Skip to main content
Premium Trial:

Request an Annual Quote

Sage Bionetworks Lands $6.7M Grant to Become NCI Center for Cancer Systems Biology

Premium

By Vivien Marx

This article was posted on Feb. 24.

Sage Bionetworks said this week that it has received a $6.7 million grant from the National Cancer Institute making it a Center for Cancer Systems Biology under NCI's Integrative Cancer Biology Program, which is dedicated to developing and implementing computational models of cancer-related processes.

The Sage grant is the first CCSB award that has been disclosed. According to a request for applications for the program issued last year, NCI plans to commit a total of approximately $22.5 million per year to fund up to nine centers for up to five years.

The CCSBs expand on the initial ICBP program that NCI kicked off in 2003 by emphasizing computational approaches to cancer research. The centers are to address an "overarching cancer biology problem" involving, for example, gene expression, metabolic or signaling networks, or temporal processes such as cancer progression, with a three-pronged effort that includes experimental systems biology, mathematical modeling or computer simulation, and educational efforts.

Sage joins existing ICBP centers at Case Western University, the Dana-Farber Cancer Institute, Duke University, Lawrence Berkeley National Laboratory, Massachusetts General Hospital, MIT, Ohio State, Stanford, and Vanderbilt universities.

The centers are expected to develop "testable models" that will act as a framework for ongoing experimentation, data analysis, and validation. According to the RFA, a given computational model "should allow one to predict the biological state under investigation and to predict how the natural process will behave in various circumstances." New experimental data will help to refine model development, according to the RFA.

Sage Bionetworks president Stephen Friend said in a statement that the NCI grant is an "endorsement for our young organization and validates our vision to establish a contractor-based integrative genomics and network biology resource to accelerate drug development."

The money, which will support the center's operation and the training of four postdoctoral researchers each year, forms "the base for the first four years of the program," Friend told BioInform via e-mail this week.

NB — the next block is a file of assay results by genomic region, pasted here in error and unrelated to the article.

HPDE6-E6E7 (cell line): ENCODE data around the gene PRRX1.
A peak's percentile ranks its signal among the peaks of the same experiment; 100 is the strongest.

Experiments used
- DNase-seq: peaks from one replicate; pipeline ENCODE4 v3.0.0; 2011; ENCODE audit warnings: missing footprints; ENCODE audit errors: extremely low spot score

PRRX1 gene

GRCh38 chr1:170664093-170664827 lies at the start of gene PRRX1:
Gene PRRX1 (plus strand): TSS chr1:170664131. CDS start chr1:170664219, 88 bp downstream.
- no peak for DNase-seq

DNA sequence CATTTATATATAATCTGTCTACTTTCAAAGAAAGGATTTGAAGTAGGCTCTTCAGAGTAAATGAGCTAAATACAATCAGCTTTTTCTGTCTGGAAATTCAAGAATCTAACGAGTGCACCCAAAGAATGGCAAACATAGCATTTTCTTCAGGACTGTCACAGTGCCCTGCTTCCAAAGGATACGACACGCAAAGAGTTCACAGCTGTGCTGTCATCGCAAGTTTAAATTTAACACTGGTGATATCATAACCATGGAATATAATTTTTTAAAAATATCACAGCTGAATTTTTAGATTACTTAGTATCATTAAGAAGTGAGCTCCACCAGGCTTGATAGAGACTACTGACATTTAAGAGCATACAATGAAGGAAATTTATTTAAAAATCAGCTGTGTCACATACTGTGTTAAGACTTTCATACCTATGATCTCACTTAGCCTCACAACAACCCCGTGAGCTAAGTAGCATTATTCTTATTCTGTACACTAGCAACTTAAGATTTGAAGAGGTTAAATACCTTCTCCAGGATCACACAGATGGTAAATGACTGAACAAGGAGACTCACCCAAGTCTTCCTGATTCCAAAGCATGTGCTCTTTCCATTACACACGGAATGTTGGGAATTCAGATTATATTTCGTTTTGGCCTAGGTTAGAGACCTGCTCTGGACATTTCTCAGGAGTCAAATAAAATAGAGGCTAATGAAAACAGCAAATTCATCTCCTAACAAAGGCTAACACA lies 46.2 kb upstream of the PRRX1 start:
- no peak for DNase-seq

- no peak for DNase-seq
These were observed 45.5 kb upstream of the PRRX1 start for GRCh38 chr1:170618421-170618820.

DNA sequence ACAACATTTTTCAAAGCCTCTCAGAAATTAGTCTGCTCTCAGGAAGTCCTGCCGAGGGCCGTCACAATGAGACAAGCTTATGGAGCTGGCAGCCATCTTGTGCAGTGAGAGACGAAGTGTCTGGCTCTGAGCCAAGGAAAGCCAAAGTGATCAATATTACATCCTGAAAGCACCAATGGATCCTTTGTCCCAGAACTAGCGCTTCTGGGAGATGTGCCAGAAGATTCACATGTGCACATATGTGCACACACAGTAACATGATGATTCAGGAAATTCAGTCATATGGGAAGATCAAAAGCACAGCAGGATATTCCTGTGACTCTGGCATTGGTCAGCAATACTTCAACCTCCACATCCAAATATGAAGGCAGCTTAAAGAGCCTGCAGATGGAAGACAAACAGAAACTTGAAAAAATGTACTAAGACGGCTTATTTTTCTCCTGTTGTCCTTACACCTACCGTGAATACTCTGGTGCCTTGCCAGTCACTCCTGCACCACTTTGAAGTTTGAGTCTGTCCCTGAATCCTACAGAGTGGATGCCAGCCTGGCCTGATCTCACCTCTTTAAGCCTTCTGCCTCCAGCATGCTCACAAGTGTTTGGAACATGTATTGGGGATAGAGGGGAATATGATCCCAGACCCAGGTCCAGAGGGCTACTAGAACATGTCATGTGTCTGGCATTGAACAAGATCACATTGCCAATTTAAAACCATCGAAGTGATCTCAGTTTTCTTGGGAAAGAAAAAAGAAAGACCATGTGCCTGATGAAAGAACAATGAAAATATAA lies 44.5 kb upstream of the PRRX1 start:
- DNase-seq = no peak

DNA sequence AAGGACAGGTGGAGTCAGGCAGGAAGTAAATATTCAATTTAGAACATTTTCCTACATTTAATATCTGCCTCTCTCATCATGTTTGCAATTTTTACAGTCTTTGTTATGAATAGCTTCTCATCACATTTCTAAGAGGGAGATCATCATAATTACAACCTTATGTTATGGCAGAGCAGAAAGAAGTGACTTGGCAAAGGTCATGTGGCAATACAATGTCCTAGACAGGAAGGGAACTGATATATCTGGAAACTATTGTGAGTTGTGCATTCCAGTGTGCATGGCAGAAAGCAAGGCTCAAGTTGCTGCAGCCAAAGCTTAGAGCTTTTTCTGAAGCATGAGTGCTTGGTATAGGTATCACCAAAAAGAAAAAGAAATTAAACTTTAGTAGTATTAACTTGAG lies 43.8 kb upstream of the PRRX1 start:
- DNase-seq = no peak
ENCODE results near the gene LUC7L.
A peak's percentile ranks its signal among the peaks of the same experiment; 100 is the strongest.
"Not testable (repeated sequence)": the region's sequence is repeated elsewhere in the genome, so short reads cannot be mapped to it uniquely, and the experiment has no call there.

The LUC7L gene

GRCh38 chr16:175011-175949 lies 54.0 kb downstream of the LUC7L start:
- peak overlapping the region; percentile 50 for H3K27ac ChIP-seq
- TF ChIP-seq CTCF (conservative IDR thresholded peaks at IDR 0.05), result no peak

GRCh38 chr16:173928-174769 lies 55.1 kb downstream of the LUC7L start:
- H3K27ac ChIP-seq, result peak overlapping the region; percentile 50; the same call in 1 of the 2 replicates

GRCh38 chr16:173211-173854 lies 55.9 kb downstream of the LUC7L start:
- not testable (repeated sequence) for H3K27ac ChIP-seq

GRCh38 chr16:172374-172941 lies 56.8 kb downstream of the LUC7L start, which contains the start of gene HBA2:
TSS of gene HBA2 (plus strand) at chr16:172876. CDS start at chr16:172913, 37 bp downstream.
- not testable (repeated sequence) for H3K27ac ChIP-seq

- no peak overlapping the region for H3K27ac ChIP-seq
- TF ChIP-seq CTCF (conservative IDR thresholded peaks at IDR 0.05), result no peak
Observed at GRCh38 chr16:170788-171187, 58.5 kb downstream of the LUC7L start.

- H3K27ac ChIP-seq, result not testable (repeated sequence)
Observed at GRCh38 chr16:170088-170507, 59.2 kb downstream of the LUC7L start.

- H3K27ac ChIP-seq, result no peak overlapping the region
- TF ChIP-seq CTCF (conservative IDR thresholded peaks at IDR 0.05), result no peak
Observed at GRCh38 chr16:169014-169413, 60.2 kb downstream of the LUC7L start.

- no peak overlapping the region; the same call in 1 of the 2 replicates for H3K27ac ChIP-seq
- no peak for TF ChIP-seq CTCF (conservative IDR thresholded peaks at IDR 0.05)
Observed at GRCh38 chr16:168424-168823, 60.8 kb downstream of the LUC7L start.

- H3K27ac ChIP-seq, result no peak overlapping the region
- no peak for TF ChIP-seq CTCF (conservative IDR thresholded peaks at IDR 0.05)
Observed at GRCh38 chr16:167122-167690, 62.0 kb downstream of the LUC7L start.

Sage Bionetworks' training and research program, as well as the forthcoming Sage Commons platform, will "bring a new dimension" to the ICBP centers program, Dan Gallahan, who directs the NCI program, said in a statement.

At first glance Sage, which Friend described as an "academic-corporate startup hybrid," may not be an obvious fit in the circle of large academic groups that currently comprise the ICBP centers, but Friend said the organization has "a small but outstanding group of researchers" with a track record of academic and commercial success.

"It is a bit different for such a small group to run with the big dogs, but Sage is all about doing genomic science differently and it is a real credit to NIH that they have been willing to think outside the box with us," Friend said.

He explained that the funds will support two pairs of trainees, "one new and one senior pair," each year as well as mentor time, high-performance computing costs, and travel for the trainees to do "externships" at other centers.

[ pagebreak ]

Education is not a departure for the non-profit but rather part of its core themes, he explained, which also include research and platform building, creating what Sage calls "the Commons." The NCI's ICBP program encouraged Sage to develop its CCSB proposal, he said.

One reason behind the education pillar of the organization is that "advanced integrative genomics skills are rare," he explained. Sage must also play a training role in order to "catalyze the formation of a participant community for the Sage Commons," Friend said. "We do not want to be primarily in the business of consulting."